On the same day onboard producers also put up their products for sale, which led to a fairly noticeable increase of prices. Average sales prices settled at 360-490 Yen per kilo or ca.4.40-6.00 USD per kilo, and prices for fairly small volumes of products of higher than average quality ranged at 630-710 Yen per kilo or 7.70-8.65 USD per kilo, approximately on a par with or slightly beyond on last year. Therefore the trend of the first day of autumn auction sales generally continued.
As a result of the above mentioned two days, traders sold only ca.600 tonnes of frozen pollock roe at the auctions, which was nearly 100 tonnes or 15% down on the sales volumes at autumn auctions of 2009. The average sales prices for the whole volume amounted to only ca.380 Yen per kilo (mostly CIF terms) or ca.4.65 USD per kilo, 9.5% down on last year. Taking into account that Yen exchange rate rose by 9-10% by autumn, the US producers succeeded in upholding USD prices at the last year level.
On the Russian saury grounds where some 35 fishing vessels were operating, the seasonal harvest amounted to 15,800-17,200 tonnes as per early October 2010, the Japanese side estimated the catch rates as big. According to the Japanese figures, the Russian harvest was dominated by small fish of up to 100 grams (some traders reported about even 70-80 grams, but that was an extreme point of view).
On the Japanese grounds for dedicated operations the fishermen harvested ca.55,000 tonnes of saury as per early October, evidently taking into account 18,000 tonnes harvested on the Russian grounds under the intergovernmental agreement. At the same time, the situation on the grounds grew much complicated due to instability of the situation and big remoteness of the fishing areas, as the ships had to move to the grounds sometimes for more than one day. However, the size structure was evidently much better than on the Russian grounds, at least the landings were dominated by saury of the weight ranging at 120-150 grams.
On the first week of October the landings grew noticeably brisker. More specifically, on 7 October 2010 the fishermen landed ca.5000 tonnes at all ports, and on 8 October 2010 the landings nearly reached 4000 tonnes. Mostly thanks to that the total volume of seasonal landings as per the above data amounted to 75,000 tonnes, however that did not result into a serious reduction of the gap from the result of last year because the seasonal harvest in the current year was still below the last year result which amounted to ca.147,000 toonnes or practically 50%. That reportedly helped hold the landing prices at a comparably high level due to which high prices remained in retail trade as well. In particular, in early October 2010 main supermarket chains conducted sales of fresh saury at prices somewhat lower than 100 Yen per fish, however prices mostly remained higher at 120 Yen per fish.
As for competitive fleets, a group of 75-80 Taiwan vessels was conducting fishery operations from the end of June and by the beginning of October 2010 (about three months) with the total harvest reported at only ca.80,000 tonnes, though in the end of September 2010 and early October 2010 the fishermen already harvested 15-20 tonnes per ship daily. The operations were conducted in the area at 4430 degree North and 16900-17000 degree East with the dominating fish size amounting to ca.120-150 grams. According to the Japanese side, frozen saury made by the Taiwanese producers was fairly actively shipped for processing to China at prices of 1250 USD per tonne (CAF China) for the lots of 100-130-gram products and 1350 USD per kilo of larger products (ca.130-150 grams).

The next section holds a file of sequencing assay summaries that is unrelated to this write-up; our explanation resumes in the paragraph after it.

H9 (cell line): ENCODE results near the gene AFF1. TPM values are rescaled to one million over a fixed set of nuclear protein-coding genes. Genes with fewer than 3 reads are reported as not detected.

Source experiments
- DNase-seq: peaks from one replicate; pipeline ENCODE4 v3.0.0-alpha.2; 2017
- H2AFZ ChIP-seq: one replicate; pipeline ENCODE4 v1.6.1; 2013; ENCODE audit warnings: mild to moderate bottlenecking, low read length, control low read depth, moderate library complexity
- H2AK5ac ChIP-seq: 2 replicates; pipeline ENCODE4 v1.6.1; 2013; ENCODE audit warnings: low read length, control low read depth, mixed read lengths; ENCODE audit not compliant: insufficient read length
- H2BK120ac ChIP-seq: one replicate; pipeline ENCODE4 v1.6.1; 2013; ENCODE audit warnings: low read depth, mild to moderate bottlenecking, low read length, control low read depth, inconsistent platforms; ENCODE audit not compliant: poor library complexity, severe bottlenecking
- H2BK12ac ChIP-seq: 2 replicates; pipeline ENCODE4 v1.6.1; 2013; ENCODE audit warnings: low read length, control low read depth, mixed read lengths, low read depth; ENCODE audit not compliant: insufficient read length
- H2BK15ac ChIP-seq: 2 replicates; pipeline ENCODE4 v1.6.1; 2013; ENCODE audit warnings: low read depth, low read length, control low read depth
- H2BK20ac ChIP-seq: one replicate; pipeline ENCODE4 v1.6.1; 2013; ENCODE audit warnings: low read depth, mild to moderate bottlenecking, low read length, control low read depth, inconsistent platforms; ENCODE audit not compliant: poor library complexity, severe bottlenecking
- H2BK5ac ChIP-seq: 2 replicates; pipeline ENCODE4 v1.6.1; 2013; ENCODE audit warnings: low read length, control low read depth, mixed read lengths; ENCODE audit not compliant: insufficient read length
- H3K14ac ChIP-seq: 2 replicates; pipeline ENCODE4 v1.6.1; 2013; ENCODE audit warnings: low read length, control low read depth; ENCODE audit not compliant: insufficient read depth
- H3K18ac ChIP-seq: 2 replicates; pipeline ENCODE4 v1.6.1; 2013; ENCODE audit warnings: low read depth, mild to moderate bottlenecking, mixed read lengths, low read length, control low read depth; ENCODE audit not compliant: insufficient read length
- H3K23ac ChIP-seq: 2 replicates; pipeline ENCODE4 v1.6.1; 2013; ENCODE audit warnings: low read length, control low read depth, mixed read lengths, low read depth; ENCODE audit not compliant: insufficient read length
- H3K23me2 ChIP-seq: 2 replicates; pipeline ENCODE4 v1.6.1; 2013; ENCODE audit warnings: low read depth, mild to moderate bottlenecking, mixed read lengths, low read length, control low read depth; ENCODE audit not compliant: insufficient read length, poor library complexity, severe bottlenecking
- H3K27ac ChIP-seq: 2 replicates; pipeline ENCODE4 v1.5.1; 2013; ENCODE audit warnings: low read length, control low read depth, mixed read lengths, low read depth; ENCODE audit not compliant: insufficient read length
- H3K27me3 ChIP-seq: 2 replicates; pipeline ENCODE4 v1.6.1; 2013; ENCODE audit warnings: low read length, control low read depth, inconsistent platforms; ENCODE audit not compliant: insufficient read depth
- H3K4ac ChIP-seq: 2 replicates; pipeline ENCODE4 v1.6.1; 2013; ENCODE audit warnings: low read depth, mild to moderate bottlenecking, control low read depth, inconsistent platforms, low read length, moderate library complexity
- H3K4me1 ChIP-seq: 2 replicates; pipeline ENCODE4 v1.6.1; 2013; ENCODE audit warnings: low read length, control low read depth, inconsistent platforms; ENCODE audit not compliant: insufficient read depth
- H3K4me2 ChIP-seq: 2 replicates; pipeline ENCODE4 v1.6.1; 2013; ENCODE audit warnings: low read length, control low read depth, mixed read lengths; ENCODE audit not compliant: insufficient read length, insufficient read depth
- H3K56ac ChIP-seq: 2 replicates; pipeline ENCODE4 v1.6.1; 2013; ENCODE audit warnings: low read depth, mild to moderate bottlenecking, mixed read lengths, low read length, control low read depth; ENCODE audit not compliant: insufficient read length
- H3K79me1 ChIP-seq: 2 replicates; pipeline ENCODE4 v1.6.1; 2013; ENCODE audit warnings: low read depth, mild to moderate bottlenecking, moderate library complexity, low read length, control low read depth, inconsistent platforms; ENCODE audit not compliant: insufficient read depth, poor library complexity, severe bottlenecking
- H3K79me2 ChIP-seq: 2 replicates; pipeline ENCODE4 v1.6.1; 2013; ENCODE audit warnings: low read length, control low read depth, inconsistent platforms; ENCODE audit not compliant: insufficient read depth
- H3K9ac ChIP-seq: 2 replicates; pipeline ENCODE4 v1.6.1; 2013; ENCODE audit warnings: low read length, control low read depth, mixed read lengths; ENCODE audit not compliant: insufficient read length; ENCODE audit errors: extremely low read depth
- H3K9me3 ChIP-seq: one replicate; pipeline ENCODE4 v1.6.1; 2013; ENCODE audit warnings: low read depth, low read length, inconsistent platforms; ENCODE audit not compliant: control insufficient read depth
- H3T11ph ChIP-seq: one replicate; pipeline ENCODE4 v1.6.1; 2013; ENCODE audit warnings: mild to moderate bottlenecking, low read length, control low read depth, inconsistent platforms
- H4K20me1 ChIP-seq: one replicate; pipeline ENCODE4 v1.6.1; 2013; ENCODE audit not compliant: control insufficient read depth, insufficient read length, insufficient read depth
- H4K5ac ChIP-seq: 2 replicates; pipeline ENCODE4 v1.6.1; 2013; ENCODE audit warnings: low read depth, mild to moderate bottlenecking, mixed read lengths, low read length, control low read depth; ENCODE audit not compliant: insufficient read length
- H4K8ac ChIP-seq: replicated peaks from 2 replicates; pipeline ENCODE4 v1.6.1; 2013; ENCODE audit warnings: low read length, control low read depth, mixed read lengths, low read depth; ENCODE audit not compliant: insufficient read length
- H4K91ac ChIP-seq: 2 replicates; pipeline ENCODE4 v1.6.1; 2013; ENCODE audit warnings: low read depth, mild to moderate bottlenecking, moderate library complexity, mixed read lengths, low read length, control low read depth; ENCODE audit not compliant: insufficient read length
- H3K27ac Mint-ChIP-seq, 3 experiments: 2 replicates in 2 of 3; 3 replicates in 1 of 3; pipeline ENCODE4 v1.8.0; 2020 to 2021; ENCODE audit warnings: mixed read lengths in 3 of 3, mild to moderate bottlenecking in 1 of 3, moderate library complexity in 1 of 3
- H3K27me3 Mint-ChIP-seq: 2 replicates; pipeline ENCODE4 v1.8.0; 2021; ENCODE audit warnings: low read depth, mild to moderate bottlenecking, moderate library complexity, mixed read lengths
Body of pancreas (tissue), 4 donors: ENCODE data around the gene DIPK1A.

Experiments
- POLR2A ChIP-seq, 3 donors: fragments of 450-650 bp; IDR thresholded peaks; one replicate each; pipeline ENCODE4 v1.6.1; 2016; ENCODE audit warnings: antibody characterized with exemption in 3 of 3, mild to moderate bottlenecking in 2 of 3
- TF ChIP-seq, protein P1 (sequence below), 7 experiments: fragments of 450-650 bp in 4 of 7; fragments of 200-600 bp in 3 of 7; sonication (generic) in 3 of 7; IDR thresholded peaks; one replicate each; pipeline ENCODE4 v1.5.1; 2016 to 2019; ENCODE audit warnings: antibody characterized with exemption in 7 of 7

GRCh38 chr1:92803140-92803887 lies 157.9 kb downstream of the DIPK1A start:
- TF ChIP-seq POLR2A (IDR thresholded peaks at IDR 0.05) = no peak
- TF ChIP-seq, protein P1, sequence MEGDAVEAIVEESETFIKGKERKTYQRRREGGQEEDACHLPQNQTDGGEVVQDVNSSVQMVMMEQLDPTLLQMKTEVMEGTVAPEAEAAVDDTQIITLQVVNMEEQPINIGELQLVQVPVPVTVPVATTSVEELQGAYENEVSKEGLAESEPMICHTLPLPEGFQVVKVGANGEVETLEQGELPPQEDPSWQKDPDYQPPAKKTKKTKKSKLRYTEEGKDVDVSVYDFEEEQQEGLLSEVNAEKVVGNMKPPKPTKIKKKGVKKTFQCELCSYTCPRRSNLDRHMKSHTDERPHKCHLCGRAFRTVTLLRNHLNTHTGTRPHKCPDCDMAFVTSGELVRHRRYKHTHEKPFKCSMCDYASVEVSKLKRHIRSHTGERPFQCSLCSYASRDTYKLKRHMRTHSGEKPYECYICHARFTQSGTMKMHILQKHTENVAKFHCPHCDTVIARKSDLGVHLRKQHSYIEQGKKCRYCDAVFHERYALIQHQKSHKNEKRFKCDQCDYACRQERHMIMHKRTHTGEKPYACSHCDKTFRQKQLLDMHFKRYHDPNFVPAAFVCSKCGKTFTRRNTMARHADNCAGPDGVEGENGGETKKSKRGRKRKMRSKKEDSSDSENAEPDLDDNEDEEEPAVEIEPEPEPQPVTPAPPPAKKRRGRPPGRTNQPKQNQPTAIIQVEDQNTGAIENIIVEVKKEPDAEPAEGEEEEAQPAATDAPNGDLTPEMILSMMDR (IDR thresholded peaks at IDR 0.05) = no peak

As for the Japanese export of frozen saury, in August 2010 it was still developing very slowly, while last year its rates were already comparably quick and that fairly clearly reflected the situation on the grounds. According to the official figures, in August shipments to all the directions amounted to a little more than 100 tonnes versus more than 1400 tonnes last year and the average export price (FOB) amounted to nearly 160 Yen per kilo or ca.1.85 USD per kilo based on the average monthly exchange rate. In Yen equivalent it was practically twice higher than last year and the USD price jumped even higher, nearly by 125%, while the Yen exchange rate was much stronger than last year.
Main directions of shipments in August were China and Thailand, while in general through the period from the beginning of the year Russia remained absolutely main direction of the Japanese export of frozen saury. Through the period from January 2010 the Russian market received shipments of ca.40,200 tonnes, more than 85% of the total volume of the Japanese export of frozen saury which amounted to ca.46,700 tonnes, ca.37% up. Therefore shipments to Russia created grounds for the general rise of the Japanese export of frozen saury from the season 2009. The average export price on the Russian direction amounted to ca.80 Yen per kilo, more than 16% up on last year, in a situation of a very strong rise of shipments (last year as per late August the supply amounted to only 4300 tonnes, of which 400 tonnes were exported in August, therefore it was no exception that export was represented by products from the season 2009, which were very actively purchased by Russian importers and users).
Japanese export of frozen saury in 2009-2010